Exhibit

Drawing from Real Life at a Bonsai Exhibit

I had found out about the exhibit from one of my best friends. 

Last October, my friend's dad and his fellow hobbyists had organized the exhibit with others from the city. Since we were having dinner nearby we decided to visit after eating. It was a simple set up but it was my first time to ever see so many bonsai trees in one area.

Seeing them with my own eyes and not just through a photo was such a different experience that I was determined to visit again during the day to do some studies.

Before the Exhibit

By coincidence, I had been practicing drawing trees a few days prior (drawing below). I was using photos from Pintrest as reference. I thought I did okay with capturing the shapes but there was missing though I didn't know what at the time.

 

A photo posted by Kara L. (@renka002) on

 

At the Exhibit

I first introduced myself as an artist and got permission to sketch as well as take photos and videos of the plants. I started to chat with some of the members of the Bonsai Association of Bacolod, the group who was behind the show.

I learned from them how the shape of the branches, formed by training each branch as it grows, becomes a signature style for a particular artist. This is much like how with illustrations you can tell who made the artwork without even looking at the name because of their distinct style. Some gardeners also add details like pebbles and driftwood which also adds to each tree's charm. 

It was almost as if each pot had it's own character.

Some gardeners had also claimed to know every single branch of their trees. This was easy to believe after hearing how much work and effort is put into each pot. Caring for these works of art requires a lot of time and discipline as the plants need constant care as they grow.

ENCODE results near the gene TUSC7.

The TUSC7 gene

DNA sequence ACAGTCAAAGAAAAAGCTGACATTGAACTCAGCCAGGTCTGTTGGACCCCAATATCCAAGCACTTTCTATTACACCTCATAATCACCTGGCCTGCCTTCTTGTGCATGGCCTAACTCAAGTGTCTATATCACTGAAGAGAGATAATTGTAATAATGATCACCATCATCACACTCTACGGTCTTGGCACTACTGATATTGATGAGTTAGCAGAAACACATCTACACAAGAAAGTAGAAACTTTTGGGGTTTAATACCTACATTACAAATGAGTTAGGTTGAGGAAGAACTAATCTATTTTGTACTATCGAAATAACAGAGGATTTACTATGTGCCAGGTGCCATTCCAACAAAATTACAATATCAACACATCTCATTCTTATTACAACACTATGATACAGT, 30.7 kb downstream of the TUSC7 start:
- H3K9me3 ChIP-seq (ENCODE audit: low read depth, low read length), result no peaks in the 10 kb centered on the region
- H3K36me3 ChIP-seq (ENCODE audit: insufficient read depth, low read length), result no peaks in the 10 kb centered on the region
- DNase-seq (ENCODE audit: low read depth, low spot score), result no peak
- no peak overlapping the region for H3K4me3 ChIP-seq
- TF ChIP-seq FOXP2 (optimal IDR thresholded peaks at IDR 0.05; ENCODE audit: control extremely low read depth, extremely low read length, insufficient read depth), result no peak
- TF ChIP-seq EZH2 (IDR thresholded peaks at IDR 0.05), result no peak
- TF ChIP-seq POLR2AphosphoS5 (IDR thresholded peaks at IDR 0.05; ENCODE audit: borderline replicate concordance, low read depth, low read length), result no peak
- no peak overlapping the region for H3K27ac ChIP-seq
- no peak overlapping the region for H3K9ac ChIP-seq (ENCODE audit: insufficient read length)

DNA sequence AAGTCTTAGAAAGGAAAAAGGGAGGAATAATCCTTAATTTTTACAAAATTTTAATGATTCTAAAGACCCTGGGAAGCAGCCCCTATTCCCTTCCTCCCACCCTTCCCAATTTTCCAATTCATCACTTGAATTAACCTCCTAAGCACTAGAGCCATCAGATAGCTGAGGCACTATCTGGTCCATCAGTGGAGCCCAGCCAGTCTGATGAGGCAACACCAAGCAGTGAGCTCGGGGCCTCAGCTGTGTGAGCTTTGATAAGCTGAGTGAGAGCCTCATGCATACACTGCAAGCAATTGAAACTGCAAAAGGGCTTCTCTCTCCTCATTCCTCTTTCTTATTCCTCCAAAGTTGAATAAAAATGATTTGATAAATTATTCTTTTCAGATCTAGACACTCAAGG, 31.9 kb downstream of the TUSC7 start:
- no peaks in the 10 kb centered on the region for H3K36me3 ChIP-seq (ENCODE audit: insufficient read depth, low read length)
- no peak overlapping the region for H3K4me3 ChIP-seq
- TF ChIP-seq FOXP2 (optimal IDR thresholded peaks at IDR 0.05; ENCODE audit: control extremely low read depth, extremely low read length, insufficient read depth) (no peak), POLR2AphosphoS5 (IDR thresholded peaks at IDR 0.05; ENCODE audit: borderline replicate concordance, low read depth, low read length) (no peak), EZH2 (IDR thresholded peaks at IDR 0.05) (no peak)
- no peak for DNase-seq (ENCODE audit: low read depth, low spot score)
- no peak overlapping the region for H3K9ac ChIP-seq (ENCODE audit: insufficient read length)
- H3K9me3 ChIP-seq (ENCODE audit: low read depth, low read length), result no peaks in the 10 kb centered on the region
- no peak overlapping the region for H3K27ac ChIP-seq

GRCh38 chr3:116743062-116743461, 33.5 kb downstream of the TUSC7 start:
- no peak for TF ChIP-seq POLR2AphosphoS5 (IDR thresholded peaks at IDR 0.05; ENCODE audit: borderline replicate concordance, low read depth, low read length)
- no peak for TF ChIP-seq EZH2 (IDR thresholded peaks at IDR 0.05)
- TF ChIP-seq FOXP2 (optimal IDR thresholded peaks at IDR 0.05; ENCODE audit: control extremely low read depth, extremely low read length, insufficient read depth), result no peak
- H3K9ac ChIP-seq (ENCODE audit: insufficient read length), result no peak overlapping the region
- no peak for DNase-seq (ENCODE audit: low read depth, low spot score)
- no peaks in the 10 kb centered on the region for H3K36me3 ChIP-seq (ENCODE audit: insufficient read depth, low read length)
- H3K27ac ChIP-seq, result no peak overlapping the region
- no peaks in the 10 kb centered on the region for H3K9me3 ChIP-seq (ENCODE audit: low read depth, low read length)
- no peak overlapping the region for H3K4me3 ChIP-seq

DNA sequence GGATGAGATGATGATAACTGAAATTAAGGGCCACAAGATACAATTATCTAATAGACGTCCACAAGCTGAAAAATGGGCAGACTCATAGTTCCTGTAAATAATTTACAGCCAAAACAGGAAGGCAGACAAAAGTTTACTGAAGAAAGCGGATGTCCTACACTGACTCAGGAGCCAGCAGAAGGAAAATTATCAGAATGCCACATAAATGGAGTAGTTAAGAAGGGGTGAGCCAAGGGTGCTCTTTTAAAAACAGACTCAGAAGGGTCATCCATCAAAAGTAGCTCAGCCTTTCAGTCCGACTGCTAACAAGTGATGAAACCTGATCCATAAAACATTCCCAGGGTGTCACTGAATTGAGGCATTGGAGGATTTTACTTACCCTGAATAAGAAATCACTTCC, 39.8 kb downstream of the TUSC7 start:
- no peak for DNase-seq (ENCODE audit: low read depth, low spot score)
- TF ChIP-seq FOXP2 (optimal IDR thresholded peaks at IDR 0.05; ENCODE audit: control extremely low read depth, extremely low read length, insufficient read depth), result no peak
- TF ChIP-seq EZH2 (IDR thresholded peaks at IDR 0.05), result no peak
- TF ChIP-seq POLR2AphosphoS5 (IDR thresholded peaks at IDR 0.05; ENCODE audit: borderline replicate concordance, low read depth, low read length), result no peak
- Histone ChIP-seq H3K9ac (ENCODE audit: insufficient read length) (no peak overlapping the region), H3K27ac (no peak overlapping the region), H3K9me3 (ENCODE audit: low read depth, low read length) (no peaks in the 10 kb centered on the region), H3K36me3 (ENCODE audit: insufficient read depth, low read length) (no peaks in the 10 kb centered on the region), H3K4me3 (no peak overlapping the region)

There were nearly a hundred trees displayed there so I took a bit of time to walk around the area before I settled down for my first sketch. This was the first sketch I timelapsed on the video above. I wanted to loosen up first and get more familiar with the forms I was trying to capture.

Initially, I wanted to do a few watercolor/gouache sketches but I had forgotten to bring my brushes. I also soon realized it was too hot to stay on one spot for too long so I needed an alternative. Since I wanted to be able to capture as many silhouettes as I could, I decided to switch to pen and paper.

It was time to sketch.

Below are most of the sketches I had done that day.
 

A photo posted by Kara L. (@renka002) on

A photo posted by Kara L. (@renka002) on

What I kept in mind as I sketched was the following:

  • Silhouette/Shape. I consider an object's shape to help the viewer recognize it at a glance.

  • Energy. A plant begins it's life from the ground sprouting upwards. I want to capture the energy of how the branches and leaves stretch up and out towards the sun.

  • Texture. This is where the details lie. Texture helps the eye see the way the tree would twist and turn. This helps show its volume and form.

Now, if I compare the sketches I did prior to the exhibit with one of the sketches done during my time there... I noticed how much more life the latter sketches had. The first set had the simple silhouettes that were enough to be recognized for what it was. But the details like how the leaves grew out of the branches or how the bark would make intricate patterns was lost.